There’s nothing quite like the restorative power of nature, no matter how much new technology tries to convince us otherwise. Mother Nature is so powerful, in fact, that entire architectural styles were developed to harness and enhance it. From mid-century modern to contemporary and ranch homes, there are several architectural styles that were specifically created with nature in mind.
Some of the first homes designed to maximize nature were mid-century modern houses. Early modernist architects like Richard Neutra and A. Quincy Jones saw the value of connecting the indoors with the outdoors, creating homes with expansive windows, wide-open floor plans, and organic materials that create harmony and connection with the surrounding landscape.
Around the same time that mid-century homes came into play, another architectural style with similar goals to maximize nature arose, called ranch-style architecture. Architect Cliff May is largely attributed as the founder of this style, particularly California ranch homes. He and other architects who subscribed to this style used elements like vaulted ceilings, large sliding glass doors, and clean, simple lines to marry indoor and outdoor spaces.
Fast forward to today, and you’ll find that many designers of contemporary homes value indoor/outdoor harmony as well, drawing elements from the aforementioned styles to create fresh and modern homes that similarly honor the outdoors. And given how much technology begs us to step out of the natural world and into the digital one, it feels more important than ever to prioritize a connection between the outdoors and our interiors to create more peace in our daily lives.
If you’re lucky enough to live in a home with architectural elements that create harmony between the indoors and outdoors, then there are a few things you can do to maximize their zen-like potential even further.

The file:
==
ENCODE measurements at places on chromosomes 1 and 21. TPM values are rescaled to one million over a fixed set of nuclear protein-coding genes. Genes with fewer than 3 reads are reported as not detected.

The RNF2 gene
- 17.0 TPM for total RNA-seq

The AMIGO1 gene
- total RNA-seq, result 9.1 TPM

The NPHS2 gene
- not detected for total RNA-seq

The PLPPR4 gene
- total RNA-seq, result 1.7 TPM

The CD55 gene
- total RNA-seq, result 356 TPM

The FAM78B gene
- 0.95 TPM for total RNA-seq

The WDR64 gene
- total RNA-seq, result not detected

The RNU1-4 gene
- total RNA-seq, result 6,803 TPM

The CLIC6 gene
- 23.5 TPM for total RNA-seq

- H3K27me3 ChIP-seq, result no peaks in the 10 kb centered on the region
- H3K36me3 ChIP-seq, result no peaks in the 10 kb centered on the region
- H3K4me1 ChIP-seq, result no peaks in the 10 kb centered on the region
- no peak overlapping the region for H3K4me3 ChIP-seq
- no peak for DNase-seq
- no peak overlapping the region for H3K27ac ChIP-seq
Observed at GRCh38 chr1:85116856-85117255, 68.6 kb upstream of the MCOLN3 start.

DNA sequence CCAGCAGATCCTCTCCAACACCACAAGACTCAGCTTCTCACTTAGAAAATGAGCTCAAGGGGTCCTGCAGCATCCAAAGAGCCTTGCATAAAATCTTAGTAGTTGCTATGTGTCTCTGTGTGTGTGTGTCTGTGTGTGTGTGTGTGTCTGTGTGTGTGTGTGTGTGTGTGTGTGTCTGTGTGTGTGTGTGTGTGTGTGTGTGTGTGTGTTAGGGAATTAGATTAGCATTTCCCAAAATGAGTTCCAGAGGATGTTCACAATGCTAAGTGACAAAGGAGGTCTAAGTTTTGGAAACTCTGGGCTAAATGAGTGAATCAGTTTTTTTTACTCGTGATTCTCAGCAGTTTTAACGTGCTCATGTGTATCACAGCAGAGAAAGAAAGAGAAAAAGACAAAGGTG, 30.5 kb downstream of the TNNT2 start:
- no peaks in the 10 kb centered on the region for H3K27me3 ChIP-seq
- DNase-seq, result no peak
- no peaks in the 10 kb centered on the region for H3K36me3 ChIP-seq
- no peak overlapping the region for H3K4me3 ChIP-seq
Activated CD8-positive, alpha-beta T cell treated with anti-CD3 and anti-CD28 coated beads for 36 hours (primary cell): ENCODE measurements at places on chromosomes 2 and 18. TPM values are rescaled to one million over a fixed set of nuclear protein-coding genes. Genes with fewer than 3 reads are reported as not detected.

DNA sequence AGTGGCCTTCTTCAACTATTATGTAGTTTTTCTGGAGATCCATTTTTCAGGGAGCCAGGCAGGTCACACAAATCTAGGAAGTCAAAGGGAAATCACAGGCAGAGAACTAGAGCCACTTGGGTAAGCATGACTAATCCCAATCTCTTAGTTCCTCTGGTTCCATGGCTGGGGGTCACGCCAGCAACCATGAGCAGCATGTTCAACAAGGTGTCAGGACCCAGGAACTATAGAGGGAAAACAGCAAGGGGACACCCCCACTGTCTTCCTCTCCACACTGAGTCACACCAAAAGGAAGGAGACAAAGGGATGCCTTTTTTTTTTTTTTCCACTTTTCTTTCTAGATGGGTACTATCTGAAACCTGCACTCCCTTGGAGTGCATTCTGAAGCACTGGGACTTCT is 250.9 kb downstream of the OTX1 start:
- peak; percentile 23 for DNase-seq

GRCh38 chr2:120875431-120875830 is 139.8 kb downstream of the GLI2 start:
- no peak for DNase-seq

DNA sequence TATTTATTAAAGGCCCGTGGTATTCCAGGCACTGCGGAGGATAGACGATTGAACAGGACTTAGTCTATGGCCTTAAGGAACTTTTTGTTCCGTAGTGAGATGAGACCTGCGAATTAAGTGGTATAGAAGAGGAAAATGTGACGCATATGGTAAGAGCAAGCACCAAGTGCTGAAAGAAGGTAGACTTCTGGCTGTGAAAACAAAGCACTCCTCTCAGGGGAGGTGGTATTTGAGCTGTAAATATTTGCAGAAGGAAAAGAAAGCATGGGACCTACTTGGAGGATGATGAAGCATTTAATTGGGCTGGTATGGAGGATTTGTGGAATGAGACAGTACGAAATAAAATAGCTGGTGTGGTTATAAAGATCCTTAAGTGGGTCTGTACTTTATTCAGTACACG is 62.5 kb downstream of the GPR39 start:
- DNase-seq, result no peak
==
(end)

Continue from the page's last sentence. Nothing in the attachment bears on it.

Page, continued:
Open Floor Plans
An open floor plan gives an exhale-inducing feeling not unlike that which comes with stepping outside into the open arms of nature. But that’s only if it’s styled properly. If you fill an open floor plan with too much clutter and unnecessary furniture, then you lose some of its zen potential. So, put on your Marie Kondo hat and minimize the chaos by only keeping the things that are absolutely necessary and/or bring you joy. And rather than define uncertain areas with huge pieces of furniture, incorporate unobtrusive items, like rugs and minimal mid-century furniture, to separate one area from the other.
High ceilings instantly make a space feel more expansive, particularly if you apply a few tricks to enhance them. For instance, most windows in rooms with high ceilings fall well below the ceiling, so instead of installing window treatments right above the window, install them closer to the ceiling to make your windows seem larger and draw the eye upward. You can also add a statement light, like a pendant or chandelier, to the middle of the ceiling to really showcase its height.
Lots of Windows
Speaking of window treatments, they can make or break your interior’s bond with the outdoors. Even if drawn back, dark and heavy curtains instantly cut off the outdoor connection and make a space feel heavier. Instead, opt for light and breezy treatments that offer some transparency to increase your home’s indoor/outdoor feel. You can also remove treatments altogether and install an electric shade that looks virtually invisible during the day while providing plenty of privacy when needed.
If your home’s architecture features a lot of organic materials, like stone, brick, and wood, then be sure to highlight them rather than hide them. For example, you can opt to leave wooden ceiling beams in their natural state instead of painting over them. But if you don’t have a lot of control over what shows and what doesn’t, then consider adding smaller elements, like plants and wooden accents, to enhance and complement the organic materials of your home without altering them.
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